Measurements of Three-Dimensional Acoustic Propagation over a Translationally Invariant Wedge and in a Scale-Model Canyon
Friday, May 1, 2015 4:00 p.m. in ETC 4.150
Dr. Jason Sagers
Applied Research Laboratories
The University of Texas at Austin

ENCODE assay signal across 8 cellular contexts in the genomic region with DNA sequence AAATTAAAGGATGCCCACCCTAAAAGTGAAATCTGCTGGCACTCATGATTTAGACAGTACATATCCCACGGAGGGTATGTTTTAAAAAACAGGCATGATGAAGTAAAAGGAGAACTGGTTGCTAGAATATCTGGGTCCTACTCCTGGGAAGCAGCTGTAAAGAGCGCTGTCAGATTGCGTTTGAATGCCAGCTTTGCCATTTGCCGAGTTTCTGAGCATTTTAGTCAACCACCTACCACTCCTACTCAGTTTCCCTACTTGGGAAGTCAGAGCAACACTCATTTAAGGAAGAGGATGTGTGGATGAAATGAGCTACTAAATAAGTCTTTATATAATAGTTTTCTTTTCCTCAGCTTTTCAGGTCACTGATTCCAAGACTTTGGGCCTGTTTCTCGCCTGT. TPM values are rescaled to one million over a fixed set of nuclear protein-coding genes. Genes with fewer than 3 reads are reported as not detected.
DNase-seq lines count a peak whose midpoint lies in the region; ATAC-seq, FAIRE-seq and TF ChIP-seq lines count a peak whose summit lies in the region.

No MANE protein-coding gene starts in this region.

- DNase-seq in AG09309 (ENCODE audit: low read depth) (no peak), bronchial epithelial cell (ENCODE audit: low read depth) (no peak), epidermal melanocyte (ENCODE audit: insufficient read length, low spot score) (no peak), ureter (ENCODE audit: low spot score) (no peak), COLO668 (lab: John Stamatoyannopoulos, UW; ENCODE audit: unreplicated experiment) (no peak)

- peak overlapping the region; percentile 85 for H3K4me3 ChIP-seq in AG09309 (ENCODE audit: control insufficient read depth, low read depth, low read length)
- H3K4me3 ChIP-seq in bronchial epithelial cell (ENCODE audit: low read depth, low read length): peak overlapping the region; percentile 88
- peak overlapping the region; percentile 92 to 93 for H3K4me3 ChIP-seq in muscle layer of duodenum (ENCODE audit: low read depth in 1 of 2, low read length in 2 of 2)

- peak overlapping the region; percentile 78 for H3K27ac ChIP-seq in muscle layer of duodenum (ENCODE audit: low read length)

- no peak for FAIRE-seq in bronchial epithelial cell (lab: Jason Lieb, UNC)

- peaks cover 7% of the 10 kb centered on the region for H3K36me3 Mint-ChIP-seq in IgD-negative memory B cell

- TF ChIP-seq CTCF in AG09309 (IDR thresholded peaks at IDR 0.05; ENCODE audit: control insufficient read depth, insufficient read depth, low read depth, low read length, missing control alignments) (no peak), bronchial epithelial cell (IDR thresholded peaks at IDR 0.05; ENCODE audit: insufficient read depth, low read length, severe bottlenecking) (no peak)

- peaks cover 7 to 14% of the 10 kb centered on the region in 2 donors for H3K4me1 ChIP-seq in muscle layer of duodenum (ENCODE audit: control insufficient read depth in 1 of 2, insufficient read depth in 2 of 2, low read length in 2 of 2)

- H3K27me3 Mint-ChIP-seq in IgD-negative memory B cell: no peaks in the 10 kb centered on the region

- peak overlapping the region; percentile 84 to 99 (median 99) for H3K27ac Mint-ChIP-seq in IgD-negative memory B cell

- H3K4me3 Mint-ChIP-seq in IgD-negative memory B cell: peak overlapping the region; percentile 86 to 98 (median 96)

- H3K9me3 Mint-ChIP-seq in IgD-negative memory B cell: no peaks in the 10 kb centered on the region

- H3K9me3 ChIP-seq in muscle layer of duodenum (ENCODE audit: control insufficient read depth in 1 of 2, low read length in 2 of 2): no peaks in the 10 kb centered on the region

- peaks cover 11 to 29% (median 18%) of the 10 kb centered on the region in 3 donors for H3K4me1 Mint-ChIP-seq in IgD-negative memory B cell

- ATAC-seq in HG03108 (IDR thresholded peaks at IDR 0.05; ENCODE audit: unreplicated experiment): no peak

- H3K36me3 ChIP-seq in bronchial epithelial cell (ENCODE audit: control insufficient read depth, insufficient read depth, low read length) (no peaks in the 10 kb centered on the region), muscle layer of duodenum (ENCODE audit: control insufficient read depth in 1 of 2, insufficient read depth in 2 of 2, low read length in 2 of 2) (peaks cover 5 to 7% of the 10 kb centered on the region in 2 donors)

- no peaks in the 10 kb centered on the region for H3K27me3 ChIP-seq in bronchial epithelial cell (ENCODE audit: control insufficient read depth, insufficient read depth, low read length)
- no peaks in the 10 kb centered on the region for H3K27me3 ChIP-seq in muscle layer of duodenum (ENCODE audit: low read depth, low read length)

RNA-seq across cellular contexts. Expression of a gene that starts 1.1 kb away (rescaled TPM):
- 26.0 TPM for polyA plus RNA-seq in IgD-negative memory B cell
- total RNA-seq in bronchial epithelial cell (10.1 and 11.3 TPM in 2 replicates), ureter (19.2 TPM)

Scale model (1:7500) acoustic propagation experiments were conducted in a laboratory tank to investigate three-dimensional (3D) propagation effects induced by range-dependent bathymetry, with the objective of providing benchmark quality data for comparison with numerical models. A computer-controlled positioning system accurately moved the receiving hydrophone in 3D space while a stationary source hydrophone emitted pulsed waveforms between 200 kHz and 2 MHz. Acoustic measurements in two model environments are discussed. First, experimental results are shown for a 1.22 x 2.13 m2 model bathymetric environment possessing a 44.5 mm deep flat bottom with a translationally invariant wedge of 10° slope along one edge. Synthetic vertical line arrays (VLAs) were located on the wedge and mode filtering was performed at each VLA location to infer mode amplitudes. Modal shadow zones are visible in the inferred range-dependent mode amplitudes. Second, experimental results are shown for 1.19 x 2.13 m2 scale model representation of a portion of the Hudson Canyon. The model was patterned after measured bathymetric data and fabricated from closed-cell polyurethane foam by a computer numerical control (CNC) milling machine. Results are shown for propagation paths along and across the axis of the canyon where the received time series are post-processed to estimate travel times, transmission loss, and horizontal and vertical arrival angles. [Work supported by ONR].